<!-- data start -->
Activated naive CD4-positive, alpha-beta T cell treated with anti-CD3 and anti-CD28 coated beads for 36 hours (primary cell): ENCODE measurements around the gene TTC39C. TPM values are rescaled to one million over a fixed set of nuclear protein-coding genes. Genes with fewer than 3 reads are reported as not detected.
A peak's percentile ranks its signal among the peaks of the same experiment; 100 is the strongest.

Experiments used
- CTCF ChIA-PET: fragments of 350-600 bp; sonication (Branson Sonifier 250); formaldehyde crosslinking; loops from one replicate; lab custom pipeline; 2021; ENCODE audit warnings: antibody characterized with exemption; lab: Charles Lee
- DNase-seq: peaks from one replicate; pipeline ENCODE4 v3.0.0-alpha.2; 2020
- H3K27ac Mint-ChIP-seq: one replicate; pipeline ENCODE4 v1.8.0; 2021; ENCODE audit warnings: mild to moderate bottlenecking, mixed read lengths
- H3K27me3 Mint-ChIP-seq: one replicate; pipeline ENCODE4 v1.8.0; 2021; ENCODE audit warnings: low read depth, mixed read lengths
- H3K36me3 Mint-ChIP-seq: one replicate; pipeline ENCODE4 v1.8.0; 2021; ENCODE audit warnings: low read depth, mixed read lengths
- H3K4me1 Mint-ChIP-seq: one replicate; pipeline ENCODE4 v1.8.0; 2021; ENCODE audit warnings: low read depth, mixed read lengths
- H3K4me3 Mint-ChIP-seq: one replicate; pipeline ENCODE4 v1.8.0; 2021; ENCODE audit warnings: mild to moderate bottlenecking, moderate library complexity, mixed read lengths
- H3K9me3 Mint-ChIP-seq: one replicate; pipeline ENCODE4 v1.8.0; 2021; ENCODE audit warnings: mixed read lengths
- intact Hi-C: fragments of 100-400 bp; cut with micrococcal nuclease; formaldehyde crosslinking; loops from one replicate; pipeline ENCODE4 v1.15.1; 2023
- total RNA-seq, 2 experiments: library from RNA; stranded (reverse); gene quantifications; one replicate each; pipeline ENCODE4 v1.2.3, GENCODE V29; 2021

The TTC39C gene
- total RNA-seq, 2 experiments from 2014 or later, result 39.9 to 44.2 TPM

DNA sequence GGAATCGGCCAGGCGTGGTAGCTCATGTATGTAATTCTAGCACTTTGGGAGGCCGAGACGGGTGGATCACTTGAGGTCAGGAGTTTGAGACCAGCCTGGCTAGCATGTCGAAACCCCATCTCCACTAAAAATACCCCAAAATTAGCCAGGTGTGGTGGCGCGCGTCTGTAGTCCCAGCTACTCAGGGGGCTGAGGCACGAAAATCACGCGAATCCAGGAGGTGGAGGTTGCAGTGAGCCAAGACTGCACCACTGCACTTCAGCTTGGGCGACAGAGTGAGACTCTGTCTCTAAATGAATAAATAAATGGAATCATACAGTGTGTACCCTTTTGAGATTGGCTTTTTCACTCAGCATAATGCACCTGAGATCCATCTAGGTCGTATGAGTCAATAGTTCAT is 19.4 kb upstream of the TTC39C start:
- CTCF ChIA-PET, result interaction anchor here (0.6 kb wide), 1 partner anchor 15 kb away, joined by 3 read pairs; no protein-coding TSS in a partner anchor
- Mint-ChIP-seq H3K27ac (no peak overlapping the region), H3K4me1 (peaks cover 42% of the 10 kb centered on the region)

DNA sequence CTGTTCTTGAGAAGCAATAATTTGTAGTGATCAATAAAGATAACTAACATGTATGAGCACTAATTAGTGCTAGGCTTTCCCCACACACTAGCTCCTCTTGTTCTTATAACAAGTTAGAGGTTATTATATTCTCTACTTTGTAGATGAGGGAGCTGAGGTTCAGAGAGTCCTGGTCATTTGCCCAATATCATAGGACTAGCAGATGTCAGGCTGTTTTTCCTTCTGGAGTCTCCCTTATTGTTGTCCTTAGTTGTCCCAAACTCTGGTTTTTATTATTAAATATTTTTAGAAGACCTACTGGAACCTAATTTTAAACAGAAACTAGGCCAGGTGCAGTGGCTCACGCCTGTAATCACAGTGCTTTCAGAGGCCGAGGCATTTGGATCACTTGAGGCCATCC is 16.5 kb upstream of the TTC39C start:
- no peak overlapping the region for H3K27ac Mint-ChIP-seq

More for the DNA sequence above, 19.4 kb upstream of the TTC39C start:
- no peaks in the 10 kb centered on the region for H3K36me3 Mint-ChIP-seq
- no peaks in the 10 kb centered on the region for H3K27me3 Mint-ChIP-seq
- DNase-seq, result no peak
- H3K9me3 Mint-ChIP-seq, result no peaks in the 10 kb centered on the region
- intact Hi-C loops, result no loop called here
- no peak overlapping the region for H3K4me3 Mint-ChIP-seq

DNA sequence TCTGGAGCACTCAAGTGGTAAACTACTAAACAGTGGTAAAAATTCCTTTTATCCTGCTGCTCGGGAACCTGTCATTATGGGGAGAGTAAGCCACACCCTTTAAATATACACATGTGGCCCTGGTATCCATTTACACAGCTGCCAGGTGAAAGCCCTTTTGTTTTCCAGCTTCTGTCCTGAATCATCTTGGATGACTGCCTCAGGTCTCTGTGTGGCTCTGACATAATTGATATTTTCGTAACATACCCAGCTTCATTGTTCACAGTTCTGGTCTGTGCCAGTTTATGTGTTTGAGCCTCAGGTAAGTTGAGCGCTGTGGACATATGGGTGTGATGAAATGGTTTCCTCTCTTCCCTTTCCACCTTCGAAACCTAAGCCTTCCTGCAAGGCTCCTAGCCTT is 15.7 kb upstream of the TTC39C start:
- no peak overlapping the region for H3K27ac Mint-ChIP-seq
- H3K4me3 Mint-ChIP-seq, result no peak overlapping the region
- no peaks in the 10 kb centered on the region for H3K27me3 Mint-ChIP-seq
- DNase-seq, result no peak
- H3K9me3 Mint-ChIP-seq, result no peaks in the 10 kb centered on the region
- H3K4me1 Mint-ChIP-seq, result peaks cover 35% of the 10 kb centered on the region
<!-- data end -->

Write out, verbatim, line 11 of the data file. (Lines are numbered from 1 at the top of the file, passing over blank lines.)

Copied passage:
- H3K9me3 Mint-ChIP-seq: one replicate; pipeline ENCODE4 v1.8.0; 2021; ENCODE audit warnings: mixed read lengths